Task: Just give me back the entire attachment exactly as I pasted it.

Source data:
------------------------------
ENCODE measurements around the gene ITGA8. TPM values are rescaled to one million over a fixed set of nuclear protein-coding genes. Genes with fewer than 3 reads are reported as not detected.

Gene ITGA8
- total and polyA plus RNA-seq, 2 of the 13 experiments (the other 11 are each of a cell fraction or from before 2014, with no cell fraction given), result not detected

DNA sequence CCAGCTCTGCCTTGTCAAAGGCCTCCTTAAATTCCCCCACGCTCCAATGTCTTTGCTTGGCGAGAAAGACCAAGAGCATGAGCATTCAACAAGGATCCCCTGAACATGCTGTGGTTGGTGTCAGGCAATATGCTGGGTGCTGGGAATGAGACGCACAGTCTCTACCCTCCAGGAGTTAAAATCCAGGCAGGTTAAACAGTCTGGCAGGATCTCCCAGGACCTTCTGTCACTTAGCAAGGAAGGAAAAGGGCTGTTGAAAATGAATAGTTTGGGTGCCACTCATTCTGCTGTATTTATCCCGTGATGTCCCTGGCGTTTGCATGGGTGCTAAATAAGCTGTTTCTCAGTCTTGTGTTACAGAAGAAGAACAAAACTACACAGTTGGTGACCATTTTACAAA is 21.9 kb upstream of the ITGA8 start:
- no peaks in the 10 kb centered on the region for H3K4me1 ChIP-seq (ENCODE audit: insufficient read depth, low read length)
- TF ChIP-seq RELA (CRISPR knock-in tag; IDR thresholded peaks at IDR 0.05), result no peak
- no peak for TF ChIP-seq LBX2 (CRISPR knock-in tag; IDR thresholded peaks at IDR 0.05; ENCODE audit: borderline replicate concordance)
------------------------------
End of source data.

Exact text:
ENCODE measurements around the gene ITGA8. TPM values are rescaled to one million over a fixed set of nuclear protein-coding genes. Genes with fewer than 3 reads are reported as not detected.

Gene ITGA8
- total and polyA plus RNA-seq, 2 of the 13 experiments (the other 11 are each of a cell fraction or from before 2014, with no cell fraction given), result not detected

DNA sequence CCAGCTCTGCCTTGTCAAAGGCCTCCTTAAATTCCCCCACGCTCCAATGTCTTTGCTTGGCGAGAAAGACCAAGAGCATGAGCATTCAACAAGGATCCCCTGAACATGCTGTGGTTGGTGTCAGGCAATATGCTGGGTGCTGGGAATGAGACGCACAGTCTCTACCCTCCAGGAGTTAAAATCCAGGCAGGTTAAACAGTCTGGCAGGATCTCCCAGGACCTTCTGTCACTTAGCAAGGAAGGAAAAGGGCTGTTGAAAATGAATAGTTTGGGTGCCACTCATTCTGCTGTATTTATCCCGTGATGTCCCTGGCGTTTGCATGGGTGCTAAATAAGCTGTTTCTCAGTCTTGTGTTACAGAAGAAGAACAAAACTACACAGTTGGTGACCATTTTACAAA is 21.9 kb upstream of the ITGA8 start:
- no peaks in the 10 kb centered on the region for H3K4me1 ChIP-seq (ENCODE audit: insufficient read depth, low read length)
- TF ChIP-seq RELA (CRISPR knock-in tag; IDR thresholded peaks at IDR 0.05), result no peak
- no peak for TF ChIP-seq LBX2 (CRISPR knock-in tag; IDR thresholded peaks at IDR 0.05; ENCODE audit: borderline replicate concordance)